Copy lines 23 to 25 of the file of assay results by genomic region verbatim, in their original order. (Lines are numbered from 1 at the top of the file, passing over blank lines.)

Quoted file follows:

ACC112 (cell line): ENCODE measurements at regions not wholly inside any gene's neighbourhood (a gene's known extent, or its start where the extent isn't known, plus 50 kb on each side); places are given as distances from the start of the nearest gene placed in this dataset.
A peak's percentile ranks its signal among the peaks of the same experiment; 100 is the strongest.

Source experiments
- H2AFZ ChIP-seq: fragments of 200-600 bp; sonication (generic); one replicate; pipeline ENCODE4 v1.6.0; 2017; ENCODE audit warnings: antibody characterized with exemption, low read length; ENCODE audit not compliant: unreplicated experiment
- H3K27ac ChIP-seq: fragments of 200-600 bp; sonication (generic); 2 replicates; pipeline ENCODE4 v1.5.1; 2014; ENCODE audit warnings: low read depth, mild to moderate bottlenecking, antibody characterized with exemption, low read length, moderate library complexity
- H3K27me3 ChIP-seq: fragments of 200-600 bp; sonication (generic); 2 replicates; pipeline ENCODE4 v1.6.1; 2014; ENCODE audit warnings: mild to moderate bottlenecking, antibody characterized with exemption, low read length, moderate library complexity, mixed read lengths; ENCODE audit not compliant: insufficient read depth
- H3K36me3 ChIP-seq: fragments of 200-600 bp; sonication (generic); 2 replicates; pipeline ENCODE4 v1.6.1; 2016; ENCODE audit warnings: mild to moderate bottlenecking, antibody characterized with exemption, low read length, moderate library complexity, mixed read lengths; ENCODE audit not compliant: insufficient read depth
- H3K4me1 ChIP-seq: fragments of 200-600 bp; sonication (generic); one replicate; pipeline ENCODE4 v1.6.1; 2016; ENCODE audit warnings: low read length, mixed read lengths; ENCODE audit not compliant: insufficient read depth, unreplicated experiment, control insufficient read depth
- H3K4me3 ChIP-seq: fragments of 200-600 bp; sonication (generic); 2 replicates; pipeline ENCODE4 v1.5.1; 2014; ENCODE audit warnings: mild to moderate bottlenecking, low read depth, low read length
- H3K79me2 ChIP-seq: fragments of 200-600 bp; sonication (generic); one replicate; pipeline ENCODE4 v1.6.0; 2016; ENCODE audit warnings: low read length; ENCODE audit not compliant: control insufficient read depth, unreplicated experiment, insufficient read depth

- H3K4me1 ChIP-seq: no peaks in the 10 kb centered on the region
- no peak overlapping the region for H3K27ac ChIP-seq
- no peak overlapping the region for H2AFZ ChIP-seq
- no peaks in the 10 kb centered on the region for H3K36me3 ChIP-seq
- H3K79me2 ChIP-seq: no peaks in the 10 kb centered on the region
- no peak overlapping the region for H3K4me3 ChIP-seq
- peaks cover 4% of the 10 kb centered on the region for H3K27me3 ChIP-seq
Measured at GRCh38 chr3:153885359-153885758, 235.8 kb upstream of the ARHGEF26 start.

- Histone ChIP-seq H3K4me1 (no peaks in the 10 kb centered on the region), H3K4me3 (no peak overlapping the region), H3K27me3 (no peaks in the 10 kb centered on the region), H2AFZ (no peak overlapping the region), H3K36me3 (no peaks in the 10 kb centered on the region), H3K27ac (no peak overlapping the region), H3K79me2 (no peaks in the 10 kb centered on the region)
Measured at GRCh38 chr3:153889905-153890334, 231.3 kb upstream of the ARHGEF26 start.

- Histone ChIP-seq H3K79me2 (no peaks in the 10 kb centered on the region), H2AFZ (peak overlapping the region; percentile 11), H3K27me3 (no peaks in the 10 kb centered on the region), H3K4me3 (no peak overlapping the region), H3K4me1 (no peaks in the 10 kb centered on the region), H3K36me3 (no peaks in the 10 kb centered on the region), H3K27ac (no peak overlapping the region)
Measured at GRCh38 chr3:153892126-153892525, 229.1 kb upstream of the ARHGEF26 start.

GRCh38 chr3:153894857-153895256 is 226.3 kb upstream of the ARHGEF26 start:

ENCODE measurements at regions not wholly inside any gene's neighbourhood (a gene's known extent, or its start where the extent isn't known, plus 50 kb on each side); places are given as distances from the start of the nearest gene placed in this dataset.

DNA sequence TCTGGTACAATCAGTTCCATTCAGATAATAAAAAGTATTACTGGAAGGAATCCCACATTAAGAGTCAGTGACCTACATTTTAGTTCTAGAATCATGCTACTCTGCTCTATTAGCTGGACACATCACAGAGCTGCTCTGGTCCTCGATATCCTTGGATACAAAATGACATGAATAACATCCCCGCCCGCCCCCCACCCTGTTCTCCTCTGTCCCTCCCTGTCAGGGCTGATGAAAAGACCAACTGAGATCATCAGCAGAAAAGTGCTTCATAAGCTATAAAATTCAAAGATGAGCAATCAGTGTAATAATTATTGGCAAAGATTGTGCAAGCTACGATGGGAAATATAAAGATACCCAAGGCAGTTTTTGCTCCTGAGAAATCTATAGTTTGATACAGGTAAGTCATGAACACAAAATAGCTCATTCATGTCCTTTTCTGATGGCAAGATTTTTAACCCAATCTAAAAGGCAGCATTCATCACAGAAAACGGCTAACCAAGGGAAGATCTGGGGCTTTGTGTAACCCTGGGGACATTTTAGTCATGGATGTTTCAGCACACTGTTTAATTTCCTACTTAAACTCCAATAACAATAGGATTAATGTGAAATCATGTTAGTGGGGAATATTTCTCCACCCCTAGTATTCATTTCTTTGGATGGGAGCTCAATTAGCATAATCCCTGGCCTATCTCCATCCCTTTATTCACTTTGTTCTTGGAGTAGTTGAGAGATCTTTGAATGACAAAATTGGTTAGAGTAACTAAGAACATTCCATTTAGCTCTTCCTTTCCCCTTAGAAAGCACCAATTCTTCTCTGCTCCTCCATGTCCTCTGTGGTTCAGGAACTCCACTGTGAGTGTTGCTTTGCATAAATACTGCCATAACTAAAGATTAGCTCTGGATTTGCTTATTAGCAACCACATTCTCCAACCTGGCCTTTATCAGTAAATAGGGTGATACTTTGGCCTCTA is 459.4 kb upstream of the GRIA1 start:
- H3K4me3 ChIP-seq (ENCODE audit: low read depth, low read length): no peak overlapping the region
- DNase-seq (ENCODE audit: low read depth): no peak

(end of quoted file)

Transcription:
GRCh38 chr3:153894857-153895256 is 226.3 kb upstream of the ARHGEF26 start:

ENCODE measurements at regions not wholly inside any gene's neighbourhood (a gene's known extent, or its start where the extent isn't known, plus 50 kb on each side); places are given as distances from the start of the nearest gene placed in this dataset.

DNA sequence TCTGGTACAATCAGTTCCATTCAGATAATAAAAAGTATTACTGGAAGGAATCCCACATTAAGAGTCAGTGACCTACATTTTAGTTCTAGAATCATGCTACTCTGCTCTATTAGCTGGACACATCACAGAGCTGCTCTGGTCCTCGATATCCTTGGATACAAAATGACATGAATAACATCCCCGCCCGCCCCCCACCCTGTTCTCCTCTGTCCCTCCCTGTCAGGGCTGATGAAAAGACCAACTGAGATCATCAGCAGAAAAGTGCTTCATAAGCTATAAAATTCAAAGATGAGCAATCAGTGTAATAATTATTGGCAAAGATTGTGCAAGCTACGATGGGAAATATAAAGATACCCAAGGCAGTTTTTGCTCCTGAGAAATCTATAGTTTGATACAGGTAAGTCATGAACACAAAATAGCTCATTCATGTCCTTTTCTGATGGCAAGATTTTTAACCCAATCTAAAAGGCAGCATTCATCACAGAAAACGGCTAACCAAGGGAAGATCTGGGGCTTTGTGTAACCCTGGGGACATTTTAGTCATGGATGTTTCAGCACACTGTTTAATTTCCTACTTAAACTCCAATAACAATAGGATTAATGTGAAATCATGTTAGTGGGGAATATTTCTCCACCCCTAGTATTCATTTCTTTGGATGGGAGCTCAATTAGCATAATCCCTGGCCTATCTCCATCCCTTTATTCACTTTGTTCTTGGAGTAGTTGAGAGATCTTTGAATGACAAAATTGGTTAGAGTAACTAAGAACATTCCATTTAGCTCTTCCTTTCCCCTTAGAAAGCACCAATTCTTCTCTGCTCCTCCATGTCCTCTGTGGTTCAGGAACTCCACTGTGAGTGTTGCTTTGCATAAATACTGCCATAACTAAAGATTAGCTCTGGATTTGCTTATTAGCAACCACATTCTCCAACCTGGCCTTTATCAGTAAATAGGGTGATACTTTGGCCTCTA is 459.4 kb upstream of the GRIA1 start: